There is an answer to this massive redistribution of wealth upwards to the über-rich investor class which has merely accumulated great wealth, rather than reinvest it in job creation and economic expansion: tax the über-rich investor class and redistribute the money they stole from the middle class over the past 30 years.
Think Progress reports, Everyone In America Would Be Better Off If We Soaked The Rich:
A 90 percent tax rate on the top 1 percent of American earners wouldn’t just significantly reduce income and wealth inequality and boost government tax revenues. It would also be the optimal level for Americans’ welfare, according to a new paper from economists Fabian Kindermann and Dirk Krueger.
They find that the top marginal tax rate that maximizes government revenues before being so high as to discourage the wealthiest from earning more is very high, or 95 percent on those who are among the top 1 percent of earners. They also find that a 90 percent tax rate on the richest 1 percent could significantly reduce the Gini index, a measure of income inequality, and wealth inequality would also steadily decline.
But these effects aren’t worth the policy change in and of themselves, they argue. In an email to ThinkProgress, Krueger wrote, “One could certainly reduce inequality in the economy to zero, by the government confiscating all income and wealth and redistributing it equally among all households… Of course people would stop working and saving and the outcome would be disastrous.” But the interesting finding in their paper is that the same tax rate that would maximize revenues and drive down inequality is nearly the same one that would make everyone better off, or what they call the optimal top marginal tax rate.
Everyone’s welfare is improved if a tax change allows the government to compensate them with enough wealth so that they are at the same level they were before the change, but the government still has money left over. “The more is left over, the better is the reform,” Krueger said. Everyone’s welfare improves or stays steady, including that of the 1 percent, under a 90 percent top tax rate. In fact, the welfare gains are “very substantial,” they note in the paper.
There are trade offs to such a policy change. About 10 percent fewer people would enter the labor force and consumption would decline in the long run by about 7 percent. But most of this would happen at the very top and not impact most Americans. Average consumption for people who don’t make it to the top 1 percent would actually be higher. Most of the labor force reduction is also among the richest. “Not knowing whether one would ever make it into the top 1% (not impossible, but very unlikely) households would be eager to accept a life that is somewhat better most of the time…and significantly worse in the rare case they climb to the top 1%,” Krueger noted.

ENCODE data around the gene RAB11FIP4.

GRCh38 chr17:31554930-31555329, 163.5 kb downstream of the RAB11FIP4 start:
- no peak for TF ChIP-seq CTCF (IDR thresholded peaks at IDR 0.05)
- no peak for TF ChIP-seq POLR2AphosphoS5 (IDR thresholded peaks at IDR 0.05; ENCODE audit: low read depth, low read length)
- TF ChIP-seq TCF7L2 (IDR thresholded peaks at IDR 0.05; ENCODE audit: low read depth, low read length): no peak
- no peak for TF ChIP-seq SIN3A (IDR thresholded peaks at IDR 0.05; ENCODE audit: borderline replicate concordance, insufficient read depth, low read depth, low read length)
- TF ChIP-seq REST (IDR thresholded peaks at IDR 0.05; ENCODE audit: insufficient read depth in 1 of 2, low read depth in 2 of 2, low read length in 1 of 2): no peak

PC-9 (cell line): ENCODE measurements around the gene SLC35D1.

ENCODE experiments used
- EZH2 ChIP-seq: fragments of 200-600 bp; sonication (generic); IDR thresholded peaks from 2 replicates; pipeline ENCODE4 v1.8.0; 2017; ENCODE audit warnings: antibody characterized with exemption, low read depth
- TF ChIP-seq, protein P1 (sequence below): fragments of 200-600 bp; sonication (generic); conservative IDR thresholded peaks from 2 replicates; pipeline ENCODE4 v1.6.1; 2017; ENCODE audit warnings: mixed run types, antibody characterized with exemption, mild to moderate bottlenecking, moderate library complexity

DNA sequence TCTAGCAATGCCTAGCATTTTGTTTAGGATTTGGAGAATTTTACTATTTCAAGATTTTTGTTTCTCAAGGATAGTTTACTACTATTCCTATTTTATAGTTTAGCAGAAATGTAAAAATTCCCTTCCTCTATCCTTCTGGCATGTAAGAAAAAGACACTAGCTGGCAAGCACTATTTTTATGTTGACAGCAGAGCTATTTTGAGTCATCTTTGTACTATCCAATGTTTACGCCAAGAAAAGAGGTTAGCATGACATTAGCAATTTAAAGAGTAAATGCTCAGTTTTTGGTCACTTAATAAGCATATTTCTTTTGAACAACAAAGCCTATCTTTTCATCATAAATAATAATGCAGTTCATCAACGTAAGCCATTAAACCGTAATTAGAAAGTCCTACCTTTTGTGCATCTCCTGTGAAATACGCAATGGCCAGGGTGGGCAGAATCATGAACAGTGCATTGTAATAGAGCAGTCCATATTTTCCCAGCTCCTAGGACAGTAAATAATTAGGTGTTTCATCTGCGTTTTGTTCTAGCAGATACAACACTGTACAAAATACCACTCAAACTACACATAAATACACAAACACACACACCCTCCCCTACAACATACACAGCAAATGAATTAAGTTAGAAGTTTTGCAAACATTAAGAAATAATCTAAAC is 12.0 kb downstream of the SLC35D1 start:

The top 1 percent paid an average tax rate of 23.5 percent in 2011, below a peak of 27.6 in 2001. The rate had been dropping for many years, although what they’re paying now represents a slight increase. Either way, though, the rate is much lower than 90 percent.
While conservatives warn that higher tax rates on the wealthy will hurt so-called “job creators,” economists point out that higher taxes and economic growth can go hand-in-hand. After World War II, higher economic growth occurred alongside higher top tax rates, averaging 2.23 percent while the top rates were above 70 percent between 1950 and 1980 but just 1.68 percent when the rates were lower between 1980 and 2010. Job growth has been weakest when the top rate was lowest and stronger when it was higher.
Without any policy change, however, income and wealth inequality are set to keep growing.
Note: The highest rate for regular marginal income tax in the twentieth century was instated under Franklin D. Roosevelt toward the end of World War II at 94 percent. That rate declined to 92 percent under Harry Truman. In 1954, the 92 percent marginal rate decreased to 91 percent under Eisenhower. The marginal tax rate on the highest regular income bracket fell below 90 percent for the first time in 20 years in 1964 – the first year of Lyndon B. Johnson’s presidency. This decrease put the tax rate at 77 percent for income over $400,000. From Eisenhower to Obama: What the Wealthiest Americans Pay in Taxes.
The American middle class was built and thrived during the years that the top tax rate was over 90%.